I am familiar with milk-free, dairy-free cooking because I don’t, shouldn’t, can’t eat dairy. But I still do, and that’s a problem.
Ice cream. I love it. Sadly, ice cream doesn’t love me—and it’s starting to be clear that it doesn’t love my children either, though they are still happily in denial. This fact punched me in the stomach again over the weekend when my family had ice cream and I had a few bites. Yes, I know better. I’ve spent my whole adult life avoiding dairy, but what I have is a food sensitivity rather than an allergy. Both need to avoid dairy, though for parents who need to create 100% dairy-free meals, the consequences of a few bites are far greater.
Whether you are avoiding milk and dairy because of intolerances or you need to completely change your way of cooking and eating to cut out all traces of dairy, here are a few tips on allergy-free, dairy-free meals for children and the whole family.
What to drink? Soy milk, rice milk, and almond milk all have a light, mild enough taste that you could drink them. My dairy delivery service offers all of these, and I have both soy milk and orange juice delivered with our local milk.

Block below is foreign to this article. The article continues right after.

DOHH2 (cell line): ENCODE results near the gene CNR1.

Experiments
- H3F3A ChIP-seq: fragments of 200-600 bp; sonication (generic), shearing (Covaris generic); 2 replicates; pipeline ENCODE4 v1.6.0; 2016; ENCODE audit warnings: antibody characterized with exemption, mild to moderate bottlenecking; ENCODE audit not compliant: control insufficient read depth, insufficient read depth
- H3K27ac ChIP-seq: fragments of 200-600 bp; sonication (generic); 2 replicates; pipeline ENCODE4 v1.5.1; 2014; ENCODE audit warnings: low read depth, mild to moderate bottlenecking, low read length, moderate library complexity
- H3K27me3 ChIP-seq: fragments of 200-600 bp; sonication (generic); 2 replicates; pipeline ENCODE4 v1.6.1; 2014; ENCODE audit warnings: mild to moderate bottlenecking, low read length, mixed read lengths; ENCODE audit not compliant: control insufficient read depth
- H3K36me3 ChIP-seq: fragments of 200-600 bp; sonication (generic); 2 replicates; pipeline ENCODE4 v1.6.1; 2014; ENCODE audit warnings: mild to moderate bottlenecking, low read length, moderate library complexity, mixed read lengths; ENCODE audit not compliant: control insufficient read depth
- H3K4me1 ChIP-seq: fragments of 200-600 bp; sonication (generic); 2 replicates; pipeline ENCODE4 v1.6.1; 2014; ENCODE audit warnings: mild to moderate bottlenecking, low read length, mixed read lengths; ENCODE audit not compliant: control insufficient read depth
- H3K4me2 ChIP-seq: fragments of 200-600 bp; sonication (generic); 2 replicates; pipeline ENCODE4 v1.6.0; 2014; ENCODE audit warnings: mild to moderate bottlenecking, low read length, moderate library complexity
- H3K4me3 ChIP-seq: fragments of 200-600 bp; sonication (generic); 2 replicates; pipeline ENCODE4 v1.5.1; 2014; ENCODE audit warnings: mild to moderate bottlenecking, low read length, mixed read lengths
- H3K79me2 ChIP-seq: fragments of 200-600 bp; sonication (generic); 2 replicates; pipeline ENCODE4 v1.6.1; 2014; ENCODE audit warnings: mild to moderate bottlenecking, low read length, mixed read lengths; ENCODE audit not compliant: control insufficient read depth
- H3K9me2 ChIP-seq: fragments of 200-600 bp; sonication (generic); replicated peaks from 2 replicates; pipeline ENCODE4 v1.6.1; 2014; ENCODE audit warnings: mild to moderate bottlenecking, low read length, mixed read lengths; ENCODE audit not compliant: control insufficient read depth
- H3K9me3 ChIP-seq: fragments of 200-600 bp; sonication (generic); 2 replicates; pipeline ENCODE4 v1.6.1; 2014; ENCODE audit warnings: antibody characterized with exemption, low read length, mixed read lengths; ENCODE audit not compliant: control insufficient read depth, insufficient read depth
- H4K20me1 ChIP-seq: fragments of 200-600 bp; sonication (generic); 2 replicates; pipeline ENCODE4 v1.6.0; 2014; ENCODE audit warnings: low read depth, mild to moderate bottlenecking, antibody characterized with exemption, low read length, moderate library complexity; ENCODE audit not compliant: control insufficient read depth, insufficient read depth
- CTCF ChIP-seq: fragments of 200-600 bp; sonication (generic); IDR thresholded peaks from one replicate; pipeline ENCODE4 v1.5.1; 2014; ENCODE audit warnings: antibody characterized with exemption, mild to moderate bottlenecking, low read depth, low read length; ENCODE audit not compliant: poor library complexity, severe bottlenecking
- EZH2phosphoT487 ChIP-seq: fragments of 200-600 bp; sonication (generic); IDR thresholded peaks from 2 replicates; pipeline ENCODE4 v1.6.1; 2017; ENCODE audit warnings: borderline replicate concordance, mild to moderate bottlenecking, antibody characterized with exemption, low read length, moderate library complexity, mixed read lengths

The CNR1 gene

What to put on cereal? Though you could go with soy, rice, or almond milk, I find that cereal with orange juice suits me better.
What to put in sauces? I use light coconut milk. We eat curry a lot, and that taste works really well in some other sauces.
What to use for baking? Oil when your recipe uses molasses, honey, or other liquids. Nut butter when you can beat enough lightness into the batter. Margarine or vegetable shortening when you are making dense baked goods like cookies.
What to spread on toast? Peanut butter*, homemade or sugar-free jam, Marmite (takes a strong constitution or a British nostalgia), tree-nut cheese (like cream cheese), or Tofutti (like cream cheese).
*An allergy to peanuts is uncommon (about 1% of the population) but severe. Use peanuts or even tree nuts as milk substitutes carefully until you are sure your child shows no signs of allergy.
- Food allergy facts and resources on EcoBabySteps.
- Kids with Food Allergies is a national nonprofit providing support and community for families. They have a recipe database available to paid members.
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